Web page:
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Yehuda Bauer: My Brother's Keeper

A History of the American Jewish Joint Distribution Committee 1929-1939

[Holocaust preparations in Europe and resistance without solution of the situation]

The Jewish Publication Society of America, Philadelphia 1974

Transcription with subtitles by Michael Palomino (2007)



Chapter 4. Refugees: 1933-1938
[4.2. Foundation of new Jewish organizations in Europe]

[April 1933: Foundation of Central British Fund for German Jewry (CBF)]

All these and other efforts were unified in April 1933, when a committee was formed at the Rothschilds' residence in the New Court in London, which soon became the Central British Fund for German Jewry (CBF). There was parity in the new body between Zionists and non-Zionists, and the first chairman of its Allocations Committee was Sir Osmond d'Avigdor Goldsmid, president of ICA [Jewish Colonization Association]. Separate collections of Zionist funds ceased, but in fact a large proportion of the funds collected went to Palestine.

(End note 3: Norman Bentwich: They Found Refuge (London  1965), pp. 14 ff.)

JDC was not very happy about the new body, its composition or its policies. JDC thought that CBF was too much under Weizmann's influence - and indeed, despite the parity principle, Weizmann and Nahum Sokolow (then president of the World Zionist Organization) were the main forces behind CBF.

[1933: Fund raising of CBF - sections where the money goes: Palestine, Britain, France]

By February 1934 CBF had collected 203,823 pounds, which was proportionately more than JDC and the United Palestine Appeal (UPA) had managed to raise in the United States in the same period.

(End note 4: Charles J. Liebman reported to Warburg on August 30, 1933 (WAC, Box 303 (c), that the British had so far raised an average of $3 per British Jew, compared to $.50 for French Jews and $.24 for U.S. Jews).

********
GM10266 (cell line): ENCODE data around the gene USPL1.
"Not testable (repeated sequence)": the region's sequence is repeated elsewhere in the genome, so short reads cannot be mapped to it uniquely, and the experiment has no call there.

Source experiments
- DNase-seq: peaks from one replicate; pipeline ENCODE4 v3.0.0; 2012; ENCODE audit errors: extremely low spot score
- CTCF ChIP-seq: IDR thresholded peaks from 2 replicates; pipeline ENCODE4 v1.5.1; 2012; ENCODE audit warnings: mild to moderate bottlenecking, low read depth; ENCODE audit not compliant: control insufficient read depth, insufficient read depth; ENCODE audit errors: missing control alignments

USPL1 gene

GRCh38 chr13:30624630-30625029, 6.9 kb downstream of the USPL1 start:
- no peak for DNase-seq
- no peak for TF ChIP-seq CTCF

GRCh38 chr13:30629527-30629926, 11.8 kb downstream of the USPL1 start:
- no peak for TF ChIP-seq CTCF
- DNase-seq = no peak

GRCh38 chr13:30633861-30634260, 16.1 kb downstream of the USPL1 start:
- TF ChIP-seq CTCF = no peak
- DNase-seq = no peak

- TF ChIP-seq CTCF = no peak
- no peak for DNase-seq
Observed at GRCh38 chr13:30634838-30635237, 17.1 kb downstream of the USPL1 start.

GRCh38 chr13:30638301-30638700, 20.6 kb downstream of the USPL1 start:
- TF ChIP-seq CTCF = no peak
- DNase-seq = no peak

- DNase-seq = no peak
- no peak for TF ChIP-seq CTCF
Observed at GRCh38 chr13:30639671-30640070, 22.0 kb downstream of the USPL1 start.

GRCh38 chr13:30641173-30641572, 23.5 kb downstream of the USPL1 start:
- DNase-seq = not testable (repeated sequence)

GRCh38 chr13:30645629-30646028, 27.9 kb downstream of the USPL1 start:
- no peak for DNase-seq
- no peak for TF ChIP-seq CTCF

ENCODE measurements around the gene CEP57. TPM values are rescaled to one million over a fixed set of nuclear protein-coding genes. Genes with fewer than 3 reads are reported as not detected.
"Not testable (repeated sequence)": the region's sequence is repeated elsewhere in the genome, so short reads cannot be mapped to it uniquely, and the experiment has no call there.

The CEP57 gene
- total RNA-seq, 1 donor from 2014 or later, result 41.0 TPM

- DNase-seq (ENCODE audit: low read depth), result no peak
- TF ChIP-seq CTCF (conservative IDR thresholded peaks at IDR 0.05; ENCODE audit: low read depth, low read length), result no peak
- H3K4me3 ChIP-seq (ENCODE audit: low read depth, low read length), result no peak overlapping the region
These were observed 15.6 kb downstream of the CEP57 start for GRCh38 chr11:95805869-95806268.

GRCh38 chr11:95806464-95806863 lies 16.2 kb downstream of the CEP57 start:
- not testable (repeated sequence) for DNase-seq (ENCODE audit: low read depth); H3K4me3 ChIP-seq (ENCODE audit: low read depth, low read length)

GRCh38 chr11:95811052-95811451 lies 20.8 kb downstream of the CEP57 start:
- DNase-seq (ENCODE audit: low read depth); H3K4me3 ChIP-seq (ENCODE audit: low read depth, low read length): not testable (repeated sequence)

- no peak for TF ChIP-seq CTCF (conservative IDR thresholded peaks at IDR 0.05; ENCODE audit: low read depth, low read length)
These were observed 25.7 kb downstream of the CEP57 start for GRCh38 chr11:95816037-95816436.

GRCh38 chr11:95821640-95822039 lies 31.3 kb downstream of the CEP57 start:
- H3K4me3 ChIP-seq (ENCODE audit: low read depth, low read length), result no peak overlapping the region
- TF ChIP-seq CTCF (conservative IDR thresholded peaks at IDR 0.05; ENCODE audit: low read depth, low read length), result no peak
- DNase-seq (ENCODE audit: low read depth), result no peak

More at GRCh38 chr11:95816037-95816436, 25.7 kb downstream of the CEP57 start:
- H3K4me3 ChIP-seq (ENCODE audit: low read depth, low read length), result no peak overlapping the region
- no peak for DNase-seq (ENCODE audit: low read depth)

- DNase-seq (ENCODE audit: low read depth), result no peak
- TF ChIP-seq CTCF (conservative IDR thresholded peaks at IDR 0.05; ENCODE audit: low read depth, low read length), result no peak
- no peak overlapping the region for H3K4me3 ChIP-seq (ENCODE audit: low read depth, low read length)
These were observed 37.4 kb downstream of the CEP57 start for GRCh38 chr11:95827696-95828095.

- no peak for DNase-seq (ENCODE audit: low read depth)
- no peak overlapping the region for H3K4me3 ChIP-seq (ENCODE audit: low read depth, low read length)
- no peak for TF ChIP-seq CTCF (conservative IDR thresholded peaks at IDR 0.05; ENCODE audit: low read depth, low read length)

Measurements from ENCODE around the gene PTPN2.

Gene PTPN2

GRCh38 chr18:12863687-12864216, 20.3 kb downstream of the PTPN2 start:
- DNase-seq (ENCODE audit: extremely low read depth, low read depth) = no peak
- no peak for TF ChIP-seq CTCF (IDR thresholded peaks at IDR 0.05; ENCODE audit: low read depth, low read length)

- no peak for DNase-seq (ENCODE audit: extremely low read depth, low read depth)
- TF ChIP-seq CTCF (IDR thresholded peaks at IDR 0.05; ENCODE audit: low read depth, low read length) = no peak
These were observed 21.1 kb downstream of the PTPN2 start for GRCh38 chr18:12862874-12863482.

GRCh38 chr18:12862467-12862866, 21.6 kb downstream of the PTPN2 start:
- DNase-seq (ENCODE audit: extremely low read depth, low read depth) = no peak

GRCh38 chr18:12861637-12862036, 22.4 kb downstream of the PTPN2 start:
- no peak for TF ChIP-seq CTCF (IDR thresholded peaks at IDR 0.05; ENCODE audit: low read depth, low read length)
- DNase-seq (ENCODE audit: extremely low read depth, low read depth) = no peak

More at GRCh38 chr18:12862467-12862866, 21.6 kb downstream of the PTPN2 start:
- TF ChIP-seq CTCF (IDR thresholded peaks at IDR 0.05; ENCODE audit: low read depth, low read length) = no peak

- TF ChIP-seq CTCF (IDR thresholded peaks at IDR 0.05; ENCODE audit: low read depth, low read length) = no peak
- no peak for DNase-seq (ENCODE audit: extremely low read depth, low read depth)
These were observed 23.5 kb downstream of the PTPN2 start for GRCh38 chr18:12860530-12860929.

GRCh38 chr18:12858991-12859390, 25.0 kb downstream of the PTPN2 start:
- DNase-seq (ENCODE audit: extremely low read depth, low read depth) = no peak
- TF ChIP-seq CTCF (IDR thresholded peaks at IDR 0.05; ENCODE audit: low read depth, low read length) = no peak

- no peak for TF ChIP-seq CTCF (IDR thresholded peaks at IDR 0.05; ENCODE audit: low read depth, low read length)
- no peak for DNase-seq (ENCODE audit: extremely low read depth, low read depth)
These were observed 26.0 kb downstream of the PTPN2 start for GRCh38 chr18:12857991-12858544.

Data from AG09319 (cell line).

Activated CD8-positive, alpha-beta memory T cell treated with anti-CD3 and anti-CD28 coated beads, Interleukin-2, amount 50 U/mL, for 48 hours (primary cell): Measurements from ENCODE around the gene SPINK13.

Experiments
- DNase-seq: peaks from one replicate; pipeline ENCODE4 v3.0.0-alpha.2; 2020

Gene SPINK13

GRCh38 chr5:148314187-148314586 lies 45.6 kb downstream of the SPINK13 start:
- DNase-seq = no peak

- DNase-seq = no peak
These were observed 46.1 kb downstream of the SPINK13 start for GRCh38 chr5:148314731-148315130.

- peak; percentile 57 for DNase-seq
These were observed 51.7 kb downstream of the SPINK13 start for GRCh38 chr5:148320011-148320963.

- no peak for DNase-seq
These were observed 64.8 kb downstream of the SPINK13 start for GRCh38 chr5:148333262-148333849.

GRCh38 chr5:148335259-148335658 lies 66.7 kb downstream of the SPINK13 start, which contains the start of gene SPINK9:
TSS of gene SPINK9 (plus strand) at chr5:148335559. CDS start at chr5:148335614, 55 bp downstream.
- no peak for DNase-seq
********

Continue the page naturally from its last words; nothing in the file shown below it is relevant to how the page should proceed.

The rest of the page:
Of this sum, 132,519 pounds were allocated; 32 % went to support Palestine programs, 23 % was used for the 2,500 refugees who came to Britain in 1933, and 25 % went to support vocational training of refugees outside of Germany, most of which was directed toward Palestine. The allocation for French refugee committees, who were bearing the brunt of the German refugee problem in 1933, amounted to 10,479 pounds (or about $ 50,000). JDC had no choice but to assume the main burden of the effort in the refugee countries generally and in France in particular; in 1933 it spent $ 125,000 in France.

French Jewry itself set up a number of bodies to deal with the (p.140)

situation. An older aid committee, the Comité d'Aide et d'Accueil [Aid and Reception Committee], was absorbed into a national committee

(End note 5: Comité National de Secours aux Réfugiés Allemands [National Aid Committee for German Refugees])

under Senator Henry Berenger, with Baron de Rothschild as the active chairman. The committee's budget for 1933 amounted to $ 477,000, of which JDC covered 20 %.

(End note 6: L (JDC Library) 13 -report for 1933 and the first months of 1934)

Another committee, called Agriculture et Artisanat [agriuculture and handicrafts], engaged in vocational training, mainly but not exclusively for Palestine. HICEM (an emigration association), Hechalutz, and OSE were also active in France from the start, OSE specializing in aiding children.

The very fact that thousands of refugees returned to Germany during 1933 shows quite clearly that all these efforts to help were of little avail. JDC, together with other interested agencies, was desperately looking to governments and the League of Nations to find solutions that a private agency could not possibly undertake.